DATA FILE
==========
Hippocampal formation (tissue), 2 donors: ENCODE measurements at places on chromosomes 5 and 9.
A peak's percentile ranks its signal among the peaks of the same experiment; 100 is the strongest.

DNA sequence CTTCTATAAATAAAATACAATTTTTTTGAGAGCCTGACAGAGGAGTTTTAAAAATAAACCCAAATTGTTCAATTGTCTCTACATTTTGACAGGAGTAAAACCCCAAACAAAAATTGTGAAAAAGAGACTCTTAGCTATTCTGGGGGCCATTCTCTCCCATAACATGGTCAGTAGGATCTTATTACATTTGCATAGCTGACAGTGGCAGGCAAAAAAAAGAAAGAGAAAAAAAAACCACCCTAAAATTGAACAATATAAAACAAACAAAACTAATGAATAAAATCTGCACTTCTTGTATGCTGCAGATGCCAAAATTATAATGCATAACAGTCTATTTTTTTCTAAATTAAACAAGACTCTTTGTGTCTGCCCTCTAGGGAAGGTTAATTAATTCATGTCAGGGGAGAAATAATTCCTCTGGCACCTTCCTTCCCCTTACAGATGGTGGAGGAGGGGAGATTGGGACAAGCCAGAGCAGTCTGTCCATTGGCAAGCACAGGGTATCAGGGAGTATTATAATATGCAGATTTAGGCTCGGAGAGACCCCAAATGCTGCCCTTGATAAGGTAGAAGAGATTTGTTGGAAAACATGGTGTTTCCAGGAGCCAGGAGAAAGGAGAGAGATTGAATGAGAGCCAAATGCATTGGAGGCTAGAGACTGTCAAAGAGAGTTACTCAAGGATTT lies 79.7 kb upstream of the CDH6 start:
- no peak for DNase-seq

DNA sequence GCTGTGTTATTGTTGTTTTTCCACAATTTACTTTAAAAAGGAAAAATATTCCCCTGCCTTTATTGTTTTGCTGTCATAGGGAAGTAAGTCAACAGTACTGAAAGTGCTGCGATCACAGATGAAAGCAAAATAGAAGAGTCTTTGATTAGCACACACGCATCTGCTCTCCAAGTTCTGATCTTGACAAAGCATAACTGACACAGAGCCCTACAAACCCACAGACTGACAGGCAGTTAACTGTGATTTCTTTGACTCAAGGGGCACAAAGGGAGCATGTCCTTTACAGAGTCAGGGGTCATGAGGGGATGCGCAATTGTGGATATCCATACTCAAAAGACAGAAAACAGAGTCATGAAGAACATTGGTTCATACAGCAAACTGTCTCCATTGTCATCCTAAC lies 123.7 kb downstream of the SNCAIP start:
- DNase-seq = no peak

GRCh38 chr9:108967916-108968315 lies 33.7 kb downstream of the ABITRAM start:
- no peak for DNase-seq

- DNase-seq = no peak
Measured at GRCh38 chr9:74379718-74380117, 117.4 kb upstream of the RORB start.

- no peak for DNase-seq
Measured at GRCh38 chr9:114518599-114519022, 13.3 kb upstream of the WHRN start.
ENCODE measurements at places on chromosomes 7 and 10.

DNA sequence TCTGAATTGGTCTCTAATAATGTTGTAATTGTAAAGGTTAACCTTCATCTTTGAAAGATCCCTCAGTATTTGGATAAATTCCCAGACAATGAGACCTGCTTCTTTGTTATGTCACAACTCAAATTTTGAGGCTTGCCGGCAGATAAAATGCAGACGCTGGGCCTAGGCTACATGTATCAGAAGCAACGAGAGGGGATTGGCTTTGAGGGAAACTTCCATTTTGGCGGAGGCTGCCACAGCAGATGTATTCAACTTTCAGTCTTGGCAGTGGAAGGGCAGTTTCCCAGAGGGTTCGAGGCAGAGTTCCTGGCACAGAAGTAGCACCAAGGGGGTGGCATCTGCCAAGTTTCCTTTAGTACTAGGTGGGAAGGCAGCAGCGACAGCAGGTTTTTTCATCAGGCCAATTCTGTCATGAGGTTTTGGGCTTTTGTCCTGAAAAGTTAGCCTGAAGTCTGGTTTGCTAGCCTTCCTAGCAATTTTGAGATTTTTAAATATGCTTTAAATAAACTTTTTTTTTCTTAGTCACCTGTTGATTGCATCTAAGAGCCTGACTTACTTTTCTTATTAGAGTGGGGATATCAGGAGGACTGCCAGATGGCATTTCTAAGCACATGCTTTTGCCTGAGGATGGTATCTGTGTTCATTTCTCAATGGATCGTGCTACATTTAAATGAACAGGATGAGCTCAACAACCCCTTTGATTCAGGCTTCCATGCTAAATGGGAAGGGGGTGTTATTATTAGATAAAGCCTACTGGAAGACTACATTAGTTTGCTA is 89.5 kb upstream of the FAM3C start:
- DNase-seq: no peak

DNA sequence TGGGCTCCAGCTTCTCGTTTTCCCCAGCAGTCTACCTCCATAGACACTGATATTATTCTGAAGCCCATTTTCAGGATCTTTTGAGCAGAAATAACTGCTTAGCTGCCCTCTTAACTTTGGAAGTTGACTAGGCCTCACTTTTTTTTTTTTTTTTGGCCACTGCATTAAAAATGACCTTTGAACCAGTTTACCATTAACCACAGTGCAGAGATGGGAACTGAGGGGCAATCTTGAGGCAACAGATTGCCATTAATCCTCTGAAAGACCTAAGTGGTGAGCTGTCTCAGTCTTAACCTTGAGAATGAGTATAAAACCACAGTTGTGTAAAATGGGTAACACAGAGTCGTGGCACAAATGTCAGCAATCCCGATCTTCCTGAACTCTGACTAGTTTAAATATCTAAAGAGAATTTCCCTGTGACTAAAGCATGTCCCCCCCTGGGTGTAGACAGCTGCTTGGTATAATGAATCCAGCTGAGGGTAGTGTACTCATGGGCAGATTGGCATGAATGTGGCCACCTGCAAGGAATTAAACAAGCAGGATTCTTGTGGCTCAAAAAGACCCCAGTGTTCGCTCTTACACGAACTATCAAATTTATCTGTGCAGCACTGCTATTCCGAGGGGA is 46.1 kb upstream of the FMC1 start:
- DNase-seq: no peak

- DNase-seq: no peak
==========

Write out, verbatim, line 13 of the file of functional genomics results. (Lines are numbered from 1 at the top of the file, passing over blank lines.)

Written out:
ENCODE measurements at places on chromosomes 7 and 10.